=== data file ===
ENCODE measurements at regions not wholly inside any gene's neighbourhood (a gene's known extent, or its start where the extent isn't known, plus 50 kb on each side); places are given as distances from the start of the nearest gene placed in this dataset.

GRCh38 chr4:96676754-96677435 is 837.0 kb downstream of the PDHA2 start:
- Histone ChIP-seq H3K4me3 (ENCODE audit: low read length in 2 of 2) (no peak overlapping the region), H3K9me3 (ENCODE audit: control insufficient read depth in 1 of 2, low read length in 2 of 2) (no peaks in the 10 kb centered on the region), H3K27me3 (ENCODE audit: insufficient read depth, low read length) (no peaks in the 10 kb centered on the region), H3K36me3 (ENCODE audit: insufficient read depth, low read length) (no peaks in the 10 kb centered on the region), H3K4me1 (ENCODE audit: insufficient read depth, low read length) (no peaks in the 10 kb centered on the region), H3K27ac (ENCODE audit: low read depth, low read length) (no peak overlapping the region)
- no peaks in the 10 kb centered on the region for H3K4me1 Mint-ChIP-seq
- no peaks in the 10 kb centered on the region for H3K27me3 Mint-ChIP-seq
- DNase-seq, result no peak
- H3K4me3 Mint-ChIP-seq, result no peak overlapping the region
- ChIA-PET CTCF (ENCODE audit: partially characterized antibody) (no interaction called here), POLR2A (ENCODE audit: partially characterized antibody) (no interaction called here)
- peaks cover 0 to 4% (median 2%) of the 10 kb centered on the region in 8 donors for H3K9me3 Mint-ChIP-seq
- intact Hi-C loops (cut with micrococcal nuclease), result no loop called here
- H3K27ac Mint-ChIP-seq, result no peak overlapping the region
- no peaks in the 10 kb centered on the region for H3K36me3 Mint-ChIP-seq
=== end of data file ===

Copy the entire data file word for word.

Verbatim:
ENCODE measurements at regions not wholly inside any gene's neighbourhood (a gene's known extent, or its start where the extent isn't known, plus 50 kb on each side); places are given as distances from the start of the nearest gene placed in this dataset.

GRCh38 chr4:96676754-96677435 is 837.0 kb downstream of the PDHA2 start:
- Histone ChIP-seq H3K4me3 (ENCODE audit: low read length in 2 of 2) (no peak overlapping the region), H3K9me3 (ENCODE audit: control insufficient read depth in 1 of 2, low read length in 2 of 2) (no peaks in the 10 kb centered on the region), H3K27me3 (ENCODE audit: insufficient read depth, low read length) (no peaks in the 10 kb centered on the region), H3K36me3 (ENCODE audit: insufficient read depth, low read length) (no peaks in the 10 kb centered on the region), H3K4me1 (ENCODE audit: insufficient read depth, low read length) (no peaks in the 10 kb centered on the region), H3K27ac (ENCODE audit: low read depth, low read length) (no peak overlapping the region)
- no peaks in the 10 kb centered on the region for H3K4me1 Mint-ChIP-seq
- no peaks in the 10 kb centered on the region for H3K27me3 Mint-ChIP-seq
- DNase-seq, result no peak
- H3K4me3 Mint-ChIP-seq, result no peak overlapping the region
- ChIA-PET CTCF (ENCODE audit: partially characterized antibody) (no interaction called here), POLR2A (ENCODE audit: partially characterized antibody) (no interaction called here)
- peaks cover 0 to 4% (median 2%) of the 10 kb centered on the region in 8 donors for H3K9me3 Mint-ChIP-seq
- intact Hi-C loops (cut with micrococcal nuclease), result no loop called here
- H3K27ac Mint-ChIP-seq, result no peak overlapping the region
- no peaks in the 10 kb centered on the region for H3K36me3 Mint-ChIP-seq